As part of the Glocalizing Normativities and IberLAND project, this workshop aims to explore how the idea of «Ownership Regime» can help organize a different way of observing the relations between people and land that moves away from traditional perspectives centered on royal laws, legal doctrine, and theories of property.
While the traditional focus on legal categories provides depth and nuance to how notions of ownership have been historically defined and conceived, it ignores the concrete socio-historical conditions that surround these categories and, as such, gives them their normative substance. The holding of land was not only regulated through doctrine, laws, customs, and grace, but was bound to corporate bodies and kinship ties that varied according to the region and the local forms of social and political reproduction.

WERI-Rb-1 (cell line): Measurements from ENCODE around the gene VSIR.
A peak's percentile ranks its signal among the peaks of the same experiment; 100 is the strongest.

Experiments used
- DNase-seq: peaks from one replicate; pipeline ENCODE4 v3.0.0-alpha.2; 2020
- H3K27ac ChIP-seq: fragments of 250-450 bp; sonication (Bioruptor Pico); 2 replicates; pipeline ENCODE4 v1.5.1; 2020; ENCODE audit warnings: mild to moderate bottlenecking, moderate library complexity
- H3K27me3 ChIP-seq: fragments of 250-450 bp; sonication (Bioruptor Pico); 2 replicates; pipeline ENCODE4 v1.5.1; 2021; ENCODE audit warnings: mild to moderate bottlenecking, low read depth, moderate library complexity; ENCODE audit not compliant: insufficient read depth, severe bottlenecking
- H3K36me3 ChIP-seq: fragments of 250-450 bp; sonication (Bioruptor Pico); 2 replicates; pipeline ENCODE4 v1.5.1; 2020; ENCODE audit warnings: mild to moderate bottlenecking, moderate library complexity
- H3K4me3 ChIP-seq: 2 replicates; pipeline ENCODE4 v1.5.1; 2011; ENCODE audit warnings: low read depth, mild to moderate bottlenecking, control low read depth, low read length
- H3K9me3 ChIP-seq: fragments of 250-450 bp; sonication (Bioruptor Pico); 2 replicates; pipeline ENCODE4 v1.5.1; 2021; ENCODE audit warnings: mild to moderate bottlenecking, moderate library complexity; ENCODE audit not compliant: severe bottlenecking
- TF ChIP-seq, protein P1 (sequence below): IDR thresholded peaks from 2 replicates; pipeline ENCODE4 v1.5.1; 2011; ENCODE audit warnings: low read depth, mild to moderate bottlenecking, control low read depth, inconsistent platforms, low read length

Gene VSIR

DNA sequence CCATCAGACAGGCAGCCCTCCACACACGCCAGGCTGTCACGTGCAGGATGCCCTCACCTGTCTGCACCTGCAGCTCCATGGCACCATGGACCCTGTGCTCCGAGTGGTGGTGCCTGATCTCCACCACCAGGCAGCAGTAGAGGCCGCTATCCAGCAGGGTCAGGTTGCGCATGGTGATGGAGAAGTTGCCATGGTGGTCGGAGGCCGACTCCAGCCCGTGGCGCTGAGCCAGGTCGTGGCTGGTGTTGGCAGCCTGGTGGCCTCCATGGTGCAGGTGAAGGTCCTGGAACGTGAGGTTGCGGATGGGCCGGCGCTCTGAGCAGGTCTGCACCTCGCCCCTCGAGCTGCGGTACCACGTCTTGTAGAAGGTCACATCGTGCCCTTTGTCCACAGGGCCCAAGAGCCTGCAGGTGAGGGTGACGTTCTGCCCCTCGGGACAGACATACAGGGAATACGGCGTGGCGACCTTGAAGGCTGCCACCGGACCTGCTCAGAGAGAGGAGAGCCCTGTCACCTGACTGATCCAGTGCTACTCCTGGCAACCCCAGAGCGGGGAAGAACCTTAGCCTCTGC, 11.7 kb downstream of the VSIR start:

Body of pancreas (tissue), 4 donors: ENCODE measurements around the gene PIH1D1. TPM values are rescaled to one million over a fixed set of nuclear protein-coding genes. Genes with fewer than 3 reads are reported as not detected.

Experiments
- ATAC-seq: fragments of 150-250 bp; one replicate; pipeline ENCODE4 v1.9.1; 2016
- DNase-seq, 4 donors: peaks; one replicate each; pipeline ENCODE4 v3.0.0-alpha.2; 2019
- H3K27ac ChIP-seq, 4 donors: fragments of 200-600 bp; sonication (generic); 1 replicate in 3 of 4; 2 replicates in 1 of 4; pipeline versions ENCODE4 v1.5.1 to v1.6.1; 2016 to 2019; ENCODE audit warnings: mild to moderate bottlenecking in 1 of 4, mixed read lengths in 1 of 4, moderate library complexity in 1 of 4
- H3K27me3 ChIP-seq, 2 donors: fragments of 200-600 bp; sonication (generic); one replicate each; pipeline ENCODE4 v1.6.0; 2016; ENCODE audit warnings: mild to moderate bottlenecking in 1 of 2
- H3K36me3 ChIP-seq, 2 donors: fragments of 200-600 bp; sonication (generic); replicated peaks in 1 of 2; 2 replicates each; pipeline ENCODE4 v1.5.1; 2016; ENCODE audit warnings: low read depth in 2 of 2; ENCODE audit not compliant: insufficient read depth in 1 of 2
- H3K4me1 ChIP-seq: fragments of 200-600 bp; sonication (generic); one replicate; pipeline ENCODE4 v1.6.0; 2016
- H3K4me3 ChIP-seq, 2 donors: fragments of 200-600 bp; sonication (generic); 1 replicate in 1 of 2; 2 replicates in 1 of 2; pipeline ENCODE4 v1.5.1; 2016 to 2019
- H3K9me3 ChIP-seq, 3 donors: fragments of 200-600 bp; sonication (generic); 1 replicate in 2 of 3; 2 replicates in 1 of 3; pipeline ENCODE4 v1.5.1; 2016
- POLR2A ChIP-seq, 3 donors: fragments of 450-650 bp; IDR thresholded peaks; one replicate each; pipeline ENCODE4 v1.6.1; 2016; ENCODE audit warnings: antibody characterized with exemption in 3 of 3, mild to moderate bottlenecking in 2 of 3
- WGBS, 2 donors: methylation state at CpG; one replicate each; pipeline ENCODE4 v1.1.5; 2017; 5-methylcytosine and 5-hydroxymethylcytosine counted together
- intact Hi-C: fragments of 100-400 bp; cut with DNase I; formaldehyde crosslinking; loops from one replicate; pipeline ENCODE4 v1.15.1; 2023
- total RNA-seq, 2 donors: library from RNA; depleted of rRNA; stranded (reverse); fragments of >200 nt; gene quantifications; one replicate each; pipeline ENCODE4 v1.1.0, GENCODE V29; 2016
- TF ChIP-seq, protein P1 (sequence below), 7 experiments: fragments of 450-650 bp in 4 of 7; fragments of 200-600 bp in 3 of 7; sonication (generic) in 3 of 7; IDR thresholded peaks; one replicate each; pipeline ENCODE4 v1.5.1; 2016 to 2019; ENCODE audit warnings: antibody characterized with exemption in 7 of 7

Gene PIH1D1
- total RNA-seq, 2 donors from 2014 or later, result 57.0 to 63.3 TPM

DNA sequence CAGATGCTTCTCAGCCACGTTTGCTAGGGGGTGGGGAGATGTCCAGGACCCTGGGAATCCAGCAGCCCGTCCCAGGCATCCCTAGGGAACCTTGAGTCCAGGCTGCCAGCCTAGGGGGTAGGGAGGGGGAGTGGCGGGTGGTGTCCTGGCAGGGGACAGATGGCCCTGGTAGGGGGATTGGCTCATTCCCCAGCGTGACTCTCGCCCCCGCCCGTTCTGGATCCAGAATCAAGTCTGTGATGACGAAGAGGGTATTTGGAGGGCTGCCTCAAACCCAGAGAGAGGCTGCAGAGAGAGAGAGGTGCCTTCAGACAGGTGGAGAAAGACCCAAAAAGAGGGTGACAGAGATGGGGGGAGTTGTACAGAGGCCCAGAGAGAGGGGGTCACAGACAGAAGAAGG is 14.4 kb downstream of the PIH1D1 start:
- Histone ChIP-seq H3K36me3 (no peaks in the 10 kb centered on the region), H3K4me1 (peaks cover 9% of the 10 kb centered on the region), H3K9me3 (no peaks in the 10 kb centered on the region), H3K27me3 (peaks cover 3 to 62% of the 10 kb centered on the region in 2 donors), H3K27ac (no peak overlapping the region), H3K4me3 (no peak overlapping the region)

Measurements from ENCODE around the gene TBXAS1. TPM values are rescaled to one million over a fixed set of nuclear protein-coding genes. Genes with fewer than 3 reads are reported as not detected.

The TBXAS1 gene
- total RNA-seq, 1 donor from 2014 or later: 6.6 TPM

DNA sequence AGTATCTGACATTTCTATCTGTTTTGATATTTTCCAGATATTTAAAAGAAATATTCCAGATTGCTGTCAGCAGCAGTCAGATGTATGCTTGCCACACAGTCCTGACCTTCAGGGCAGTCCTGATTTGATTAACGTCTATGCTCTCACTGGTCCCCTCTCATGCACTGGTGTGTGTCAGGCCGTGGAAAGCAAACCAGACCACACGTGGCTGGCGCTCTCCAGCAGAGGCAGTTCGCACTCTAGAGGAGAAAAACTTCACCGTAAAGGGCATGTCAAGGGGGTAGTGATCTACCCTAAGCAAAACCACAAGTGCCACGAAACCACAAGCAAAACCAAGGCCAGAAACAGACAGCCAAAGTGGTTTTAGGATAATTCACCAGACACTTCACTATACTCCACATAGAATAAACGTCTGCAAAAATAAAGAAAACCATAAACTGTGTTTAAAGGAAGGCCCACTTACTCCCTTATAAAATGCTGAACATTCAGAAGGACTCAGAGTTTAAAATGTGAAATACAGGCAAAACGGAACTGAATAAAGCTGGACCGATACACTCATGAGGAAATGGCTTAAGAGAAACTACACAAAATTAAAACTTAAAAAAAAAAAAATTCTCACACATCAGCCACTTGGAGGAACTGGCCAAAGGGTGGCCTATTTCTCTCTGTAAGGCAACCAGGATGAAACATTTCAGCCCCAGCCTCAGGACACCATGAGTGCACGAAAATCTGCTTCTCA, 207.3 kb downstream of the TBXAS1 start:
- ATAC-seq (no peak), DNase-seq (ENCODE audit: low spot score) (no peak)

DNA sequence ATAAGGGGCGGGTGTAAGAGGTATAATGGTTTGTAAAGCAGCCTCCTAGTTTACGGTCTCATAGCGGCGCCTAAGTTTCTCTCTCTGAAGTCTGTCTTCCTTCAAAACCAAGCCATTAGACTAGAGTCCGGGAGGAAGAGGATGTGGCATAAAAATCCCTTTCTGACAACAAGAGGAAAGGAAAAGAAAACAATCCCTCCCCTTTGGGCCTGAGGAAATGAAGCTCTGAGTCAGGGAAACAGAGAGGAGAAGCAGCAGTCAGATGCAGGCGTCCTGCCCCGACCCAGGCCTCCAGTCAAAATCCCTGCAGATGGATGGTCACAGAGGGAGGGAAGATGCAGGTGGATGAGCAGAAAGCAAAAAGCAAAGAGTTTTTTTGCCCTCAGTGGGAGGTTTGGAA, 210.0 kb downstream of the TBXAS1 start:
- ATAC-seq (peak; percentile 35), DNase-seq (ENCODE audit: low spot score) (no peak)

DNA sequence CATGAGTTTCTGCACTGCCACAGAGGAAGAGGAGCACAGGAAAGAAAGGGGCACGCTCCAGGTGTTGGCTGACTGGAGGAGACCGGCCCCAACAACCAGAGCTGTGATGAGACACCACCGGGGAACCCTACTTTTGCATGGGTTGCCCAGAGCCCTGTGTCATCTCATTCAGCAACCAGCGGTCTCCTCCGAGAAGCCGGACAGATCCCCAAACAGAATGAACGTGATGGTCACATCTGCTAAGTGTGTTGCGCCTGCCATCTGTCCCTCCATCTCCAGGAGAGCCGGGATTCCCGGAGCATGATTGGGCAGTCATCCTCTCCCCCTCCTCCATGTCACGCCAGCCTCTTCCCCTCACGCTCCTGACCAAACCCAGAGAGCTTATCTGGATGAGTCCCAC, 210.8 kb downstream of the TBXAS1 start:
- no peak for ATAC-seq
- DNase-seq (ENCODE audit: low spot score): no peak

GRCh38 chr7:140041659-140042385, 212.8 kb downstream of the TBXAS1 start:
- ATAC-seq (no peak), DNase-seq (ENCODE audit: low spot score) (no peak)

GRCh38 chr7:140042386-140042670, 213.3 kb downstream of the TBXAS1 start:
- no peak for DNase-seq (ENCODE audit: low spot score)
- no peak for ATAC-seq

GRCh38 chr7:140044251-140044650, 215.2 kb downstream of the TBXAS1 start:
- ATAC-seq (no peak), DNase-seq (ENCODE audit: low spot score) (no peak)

The combination of these diverse orders of normative structuring can be defined as the «Ownership Regime». Moving from a focus on law to a focus on historical regimes of normativity implies understanding law and juridical normativity as one component within a complex and dynamic ensemble of practices, institutions, and social, religious, and cultural norms that produced historically efficient and consolidated normative arrangements. Such a perspective demands that historians and legal historians interested in studying land tenure in the different regions of the Iberian world focus more carefully on how the combination of these normative sources produced specific arrangements in the ways in which land was held, owned, divided, regulated, and how conflicts were adjudicated.